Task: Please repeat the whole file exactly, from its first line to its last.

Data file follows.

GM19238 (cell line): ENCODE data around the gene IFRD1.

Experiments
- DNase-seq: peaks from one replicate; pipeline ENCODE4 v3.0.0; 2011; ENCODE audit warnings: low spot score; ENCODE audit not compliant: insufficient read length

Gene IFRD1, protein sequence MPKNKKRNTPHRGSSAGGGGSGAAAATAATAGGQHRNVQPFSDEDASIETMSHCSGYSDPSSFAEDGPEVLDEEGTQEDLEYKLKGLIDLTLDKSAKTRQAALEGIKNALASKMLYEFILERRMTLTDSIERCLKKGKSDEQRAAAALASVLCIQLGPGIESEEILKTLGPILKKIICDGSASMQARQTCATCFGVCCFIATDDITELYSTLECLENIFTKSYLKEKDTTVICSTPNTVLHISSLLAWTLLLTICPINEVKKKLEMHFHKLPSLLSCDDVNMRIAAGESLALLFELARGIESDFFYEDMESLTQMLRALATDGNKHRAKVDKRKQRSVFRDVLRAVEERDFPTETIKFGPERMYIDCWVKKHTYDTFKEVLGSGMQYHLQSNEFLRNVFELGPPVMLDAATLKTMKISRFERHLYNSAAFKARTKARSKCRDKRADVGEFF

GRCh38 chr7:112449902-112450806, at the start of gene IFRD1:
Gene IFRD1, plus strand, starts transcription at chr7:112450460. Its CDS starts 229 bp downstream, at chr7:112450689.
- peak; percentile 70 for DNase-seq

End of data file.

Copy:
GM19238 (cell line): ENCODE data around the gene IFRD1.

Experiments
- DNase-seq: peaks from one replicate; pipeline ENCODE4 v3.0.0; 2011; ENCODE audit warnings: low spot score; ENCODE audit not compliant: insufficient read length

Gene IFRD1, protein sequence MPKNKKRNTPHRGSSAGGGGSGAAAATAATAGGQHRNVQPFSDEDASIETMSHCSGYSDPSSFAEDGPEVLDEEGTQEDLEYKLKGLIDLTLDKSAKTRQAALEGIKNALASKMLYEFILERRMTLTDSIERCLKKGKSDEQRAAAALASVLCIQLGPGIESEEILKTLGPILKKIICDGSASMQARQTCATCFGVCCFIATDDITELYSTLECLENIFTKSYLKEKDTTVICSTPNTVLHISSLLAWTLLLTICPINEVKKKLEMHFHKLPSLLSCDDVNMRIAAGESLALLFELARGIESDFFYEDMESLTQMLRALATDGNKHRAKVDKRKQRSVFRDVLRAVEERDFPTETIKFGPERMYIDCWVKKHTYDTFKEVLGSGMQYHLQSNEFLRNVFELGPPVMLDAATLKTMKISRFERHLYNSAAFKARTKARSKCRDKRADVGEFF

GRCh38 chr7:112449902-112450806, at the start of gene IFRD1:
Gene IFRD1, plus strand, starts transcription at chr7:112450460. Its CDS starts 229 bp downstream, at chr7:112450689.
- peak; percentile 70 for DNase-seq